G.E. began making the Mark 1 boiling water reactors in the 1960s, marketing them as cheaper and easier to build — in part because they used a comparatively smaller and less expensive containment structure.
American regulators began identifying weaknesses very early on.
In 1972, Stephen H. Hanauer, then a safety official with the Atomic Energy Commission, recommended in a memo that the sort of “pressure-suppression” system used in G.E.’s Mark 1 plants presented unacceptable safety risks and that it should be discontinued. Among his concerns were that the smaller containment design was more susceptible to explosion and rupture from a buildup in hydrogen — a situation that may have unfolded at the Fukushima Daiichi plant. […]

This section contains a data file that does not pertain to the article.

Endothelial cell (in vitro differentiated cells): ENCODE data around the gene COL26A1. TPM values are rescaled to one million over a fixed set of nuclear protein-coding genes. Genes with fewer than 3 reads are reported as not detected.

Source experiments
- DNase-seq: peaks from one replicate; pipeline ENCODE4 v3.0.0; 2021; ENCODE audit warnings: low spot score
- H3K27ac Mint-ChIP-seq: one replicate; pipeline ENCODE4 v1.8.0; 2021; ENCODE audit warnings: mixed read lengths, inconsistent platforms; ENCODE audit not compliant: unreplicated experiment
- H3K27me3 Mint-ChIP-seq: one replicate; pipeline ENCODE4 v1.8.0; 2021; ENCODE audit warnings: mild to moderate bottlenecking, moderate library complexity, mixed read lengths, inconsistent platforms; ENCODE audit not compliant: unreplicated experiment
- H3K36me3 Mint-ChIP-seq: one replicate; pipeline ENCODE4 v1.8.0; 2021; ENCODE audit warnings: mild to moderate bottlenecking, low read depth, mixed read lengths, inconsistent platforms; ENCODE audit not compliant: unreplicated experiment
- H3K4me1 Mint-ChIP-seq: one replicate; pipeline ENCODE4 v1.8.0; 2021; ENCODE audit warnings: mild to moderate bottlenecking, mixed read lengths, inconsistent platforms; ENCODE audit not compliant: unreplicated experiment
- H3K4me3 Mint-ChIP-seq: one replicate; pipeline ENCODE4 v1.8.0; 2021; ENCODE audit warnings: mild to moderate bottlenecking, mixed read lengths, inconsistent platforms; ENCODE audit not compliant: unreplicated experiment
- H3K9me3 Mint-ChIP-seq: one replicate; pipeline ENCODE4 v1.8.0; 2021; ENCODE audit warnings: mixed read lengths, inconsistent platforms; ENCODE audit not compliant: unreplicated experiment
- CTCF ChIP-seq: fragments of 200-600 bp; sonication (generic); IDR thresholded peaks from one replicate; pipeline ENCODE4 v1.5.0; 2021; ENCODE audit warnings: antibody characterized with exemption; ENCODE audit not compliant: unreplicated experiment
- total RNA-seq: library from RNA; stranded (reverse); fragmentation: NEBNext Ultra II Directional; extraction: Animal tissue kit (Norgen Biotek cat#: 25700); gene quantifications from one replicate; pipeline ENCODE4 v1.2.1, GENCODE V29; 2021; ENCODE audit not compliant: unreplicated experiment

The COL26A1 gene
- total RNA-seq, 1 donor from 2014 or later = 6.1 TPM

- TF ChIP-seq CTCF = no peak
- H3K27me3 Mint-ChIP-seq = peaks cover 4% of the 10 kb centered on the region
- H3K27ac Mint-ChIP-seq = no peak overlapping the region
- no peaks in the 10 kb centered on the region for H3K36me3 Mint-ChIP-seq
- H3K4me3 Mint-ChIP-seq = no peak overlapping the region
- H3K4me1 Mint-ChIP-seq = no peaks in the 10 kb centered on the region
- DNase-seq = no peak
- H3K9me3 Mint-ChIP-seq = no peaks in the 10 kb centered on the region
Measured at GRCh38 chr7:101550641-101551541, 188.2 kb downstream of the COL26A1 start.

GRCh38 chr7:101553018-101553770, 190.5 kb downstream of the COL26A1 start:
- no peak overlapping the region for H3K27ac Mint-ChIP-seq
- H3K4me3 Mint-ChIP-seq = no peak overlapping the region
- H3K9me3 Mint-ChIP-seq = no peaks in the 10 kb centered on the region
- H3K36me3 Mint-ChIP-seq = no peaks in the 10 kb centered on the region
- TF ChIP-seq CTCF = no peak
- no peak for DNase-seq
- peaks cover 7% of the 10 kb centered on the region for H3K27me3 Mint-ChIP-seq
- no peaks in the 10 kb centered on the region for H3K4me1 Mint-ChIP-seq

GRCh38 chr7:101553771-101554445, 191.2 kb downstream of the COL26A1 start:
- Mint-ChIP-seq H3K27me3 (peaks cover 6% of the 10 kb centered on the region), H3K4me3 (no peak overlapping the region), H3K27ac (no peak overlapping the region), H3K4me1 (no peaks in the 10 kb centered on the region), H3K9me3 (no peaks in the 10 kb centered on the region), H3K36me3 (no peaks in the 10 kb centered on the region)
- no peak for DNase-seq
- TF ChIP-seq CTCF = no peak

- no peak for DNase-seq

Several utilities and plant operators also threatened to sue G.E. in the late 1980s after the disclosure of internal company documents dating back to 1975 that suggested the containment vessel designs were either insufficiently tested or had flaws that could compromise safety. [bron]